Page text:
Now, the hard part. No time to revel in all the events of Inauguration Day. Not for us, and certainly not for the 44th President of the United States.
Now, the financial crisis — in particular the nightmarish numbers from the banking sector. What can the TARP money — and stimulus package — really accomplish? How to repair the badly damaged banks? What prescriptions will improve confidence, liquidity, and get the gears of economic growth moving once again?
And now, two wars. What will a promised drawdown from Iraq look like? And a promised uptick in the deployments to Afghanistan?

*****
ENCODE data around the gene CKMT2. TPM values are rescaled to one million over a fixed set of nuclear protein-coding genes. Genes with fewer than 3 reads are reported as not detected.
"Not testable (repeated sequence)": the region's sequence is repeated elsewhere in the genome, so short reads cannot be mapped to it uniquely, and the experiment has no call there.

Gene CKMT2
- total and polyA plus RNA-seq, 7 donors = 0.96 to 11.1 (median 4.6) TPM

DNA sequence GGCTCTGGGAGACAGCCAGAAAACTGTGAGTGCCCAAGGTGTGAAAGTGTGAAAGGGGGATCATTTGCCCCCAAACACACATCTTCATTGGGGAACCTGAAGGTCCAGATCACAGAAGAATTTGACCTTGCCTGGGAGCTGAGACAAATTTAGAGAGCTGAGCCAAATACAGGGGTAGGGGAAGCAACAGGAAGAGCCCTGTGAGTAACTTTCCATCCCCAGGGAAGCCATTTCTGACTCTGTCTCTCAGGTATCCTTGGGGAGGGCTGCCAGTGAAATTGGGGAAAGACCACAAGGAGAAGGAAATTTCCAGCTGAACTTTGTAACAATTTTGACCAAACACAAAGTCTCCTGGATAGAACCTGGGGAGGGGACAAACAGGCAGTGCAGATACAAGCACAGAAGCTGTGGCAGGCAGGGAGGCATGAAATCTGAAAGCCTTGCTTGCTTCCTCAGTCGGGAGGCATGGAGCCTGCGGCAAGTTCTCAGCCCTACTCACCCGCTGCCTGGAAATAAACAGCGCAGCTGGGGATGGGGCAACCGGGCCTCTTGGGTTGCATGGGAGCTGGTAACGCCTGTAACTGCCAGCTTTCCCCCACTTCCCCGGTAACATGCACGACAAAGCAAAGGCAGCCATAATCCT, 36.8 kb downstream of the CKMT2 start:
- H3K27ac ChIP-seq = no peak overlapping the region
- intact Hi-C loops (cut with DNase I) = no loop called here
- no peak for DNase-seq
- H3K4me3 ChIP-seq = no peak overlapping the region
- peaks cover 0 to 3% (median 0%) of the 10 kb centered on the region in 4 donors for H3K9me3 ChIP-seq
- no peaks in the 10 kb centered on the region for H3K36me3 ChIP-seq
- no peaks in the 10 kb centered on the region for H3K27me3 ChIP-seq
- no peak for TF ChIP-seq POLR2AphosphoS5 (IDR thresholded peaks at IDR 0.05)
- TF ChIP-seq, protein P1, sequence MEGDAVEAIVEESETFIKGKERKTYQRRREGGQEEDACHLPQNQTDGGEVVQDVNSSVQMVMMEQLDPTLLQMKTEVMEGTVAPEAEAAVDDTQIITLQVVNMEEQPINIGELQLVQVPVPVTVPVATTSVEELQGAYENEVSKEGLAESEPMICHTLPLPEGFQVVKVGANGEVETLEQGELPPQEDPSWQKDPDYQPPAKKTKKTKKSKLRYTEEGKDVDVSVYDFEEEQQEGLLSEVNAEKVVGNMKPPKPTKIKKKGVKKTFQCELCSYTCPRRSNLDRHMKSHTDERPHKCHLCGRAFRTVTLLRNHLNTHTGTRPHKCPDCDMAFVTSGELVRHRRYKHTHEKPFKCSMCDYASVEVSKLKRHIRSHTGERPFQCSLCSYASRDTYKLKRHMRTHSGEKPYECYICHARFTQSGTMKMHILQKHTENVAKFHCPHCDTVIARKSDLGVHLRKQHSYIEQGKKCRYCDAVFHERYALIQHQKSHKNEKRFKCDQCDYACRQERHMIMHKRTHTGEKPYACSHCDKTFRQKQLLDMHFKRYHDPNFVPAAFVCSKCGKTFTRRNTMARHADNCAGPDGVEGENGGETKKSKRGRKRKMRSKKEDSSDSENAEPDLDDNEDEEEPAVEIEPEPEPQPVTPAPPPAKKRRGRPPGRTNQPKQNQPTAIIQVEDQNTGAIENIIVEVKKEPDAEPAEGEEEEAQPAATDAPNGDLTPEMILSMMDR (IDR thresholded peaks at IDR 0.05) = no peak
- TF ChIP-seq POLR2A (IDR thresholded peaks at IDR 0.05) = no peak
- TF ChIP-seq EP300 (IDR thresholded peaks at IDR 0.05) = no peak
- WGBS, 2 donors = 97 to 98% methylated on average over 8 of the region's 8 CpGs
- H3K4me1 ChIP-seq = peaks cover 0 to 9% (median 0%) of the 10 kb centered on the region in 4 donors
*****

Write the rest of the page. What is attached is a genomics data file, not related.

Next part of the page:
As we write, the President and President-elect are at a prayer service at the National Cathedral. Earlier this morrning President Obama spent ten minutes in the Oval Office, alone, reading — among other things — the traditional message left by his predecessor. And later this morning he and Michelle Obama will host an "Open House" for friends.
But then, as we said, the hard part. The pomp and ceremony recede. The "Open House" guests leave the White House. The senior economic advisers arrive. The national security team, too. Those inaugural balls will be a distant memory.
Good luck, Mr. President.